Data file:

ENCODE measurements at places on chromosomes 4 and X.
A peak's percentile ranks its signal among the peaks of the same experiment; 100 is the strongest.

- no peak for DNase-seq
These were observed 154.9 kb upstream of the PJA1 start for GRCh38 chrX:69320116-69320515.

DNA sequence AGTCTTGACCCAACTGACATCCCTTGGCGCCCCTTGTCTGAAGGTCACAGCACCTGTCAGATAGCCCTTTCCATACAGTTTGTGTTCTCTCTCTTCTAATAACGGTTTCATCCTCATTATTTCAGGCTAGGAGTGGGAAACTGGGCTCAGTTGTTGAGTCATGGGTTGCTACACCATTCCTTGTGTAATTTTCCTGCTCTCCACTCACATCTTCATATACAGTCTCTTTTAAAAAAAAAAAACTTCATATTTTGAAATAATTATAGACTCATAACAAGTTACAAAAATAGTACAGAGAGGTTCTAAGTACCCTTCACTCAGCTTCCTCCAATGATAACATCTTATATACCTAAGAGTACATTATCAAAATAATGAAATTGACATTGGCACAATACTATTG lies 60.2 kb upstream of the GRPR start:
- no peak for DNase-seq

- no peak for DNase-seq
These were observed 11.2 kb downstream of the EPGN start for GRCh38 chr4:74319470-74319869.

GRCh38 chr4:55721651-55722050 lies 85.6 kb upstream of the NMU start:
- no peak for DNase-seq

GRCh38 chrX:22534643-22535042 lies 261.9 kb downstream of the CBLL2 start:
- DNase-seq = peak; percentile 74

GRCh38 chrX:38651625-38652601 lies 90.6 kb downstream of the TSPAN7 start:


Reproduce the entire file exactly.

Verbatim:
ENCODE measurements at places on chromosomes 4 and X.
A peak's percentile ranks its signal among the peaks of the same experiment; 100 is the strongest.

- no peak for DNase-seq
These were observed 154.9 kb upstream of the PJA1 start for GRCh38 chrX:69320116-69320515.

DNA sequence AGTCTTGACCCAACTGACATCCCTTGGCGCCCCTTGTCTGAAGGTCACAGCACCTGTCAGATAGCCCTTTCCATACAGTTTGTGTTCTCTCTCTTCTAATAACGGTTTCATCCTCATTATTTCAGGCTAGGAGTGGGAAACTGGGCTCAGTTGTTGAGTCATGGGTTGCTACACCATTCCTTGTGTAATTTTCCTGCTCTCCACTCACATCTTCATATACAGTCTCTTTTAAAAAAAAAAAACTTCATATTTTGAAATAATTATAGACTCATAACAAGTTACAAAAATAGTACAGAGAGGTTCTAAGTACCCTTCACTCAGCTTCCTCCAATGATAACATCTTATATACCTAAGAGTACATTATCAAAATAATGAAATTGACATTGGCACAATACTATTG lies 60.2 kb upstream of the GRPR start:
- no peak for DNase-seq

- no peak for DNase-seq
These were observed 11.2 kb downstream of the EPGN start for GRCh38 chr4:74319470-74319869.

GRCh38 chr4:55721651-55722050 lies 85.6 kb upstream of the NMU start:
- no peak for DNase-seq

GRCh38 chrX:22534643-22535042 lies 261.9 kb downstream of the CBLL2 start:
- DNase-seq = peak; percentile 74

GRCh38 chrX:38651625-38652601 lies 90.6 kb downstream of the TSPAN7 start: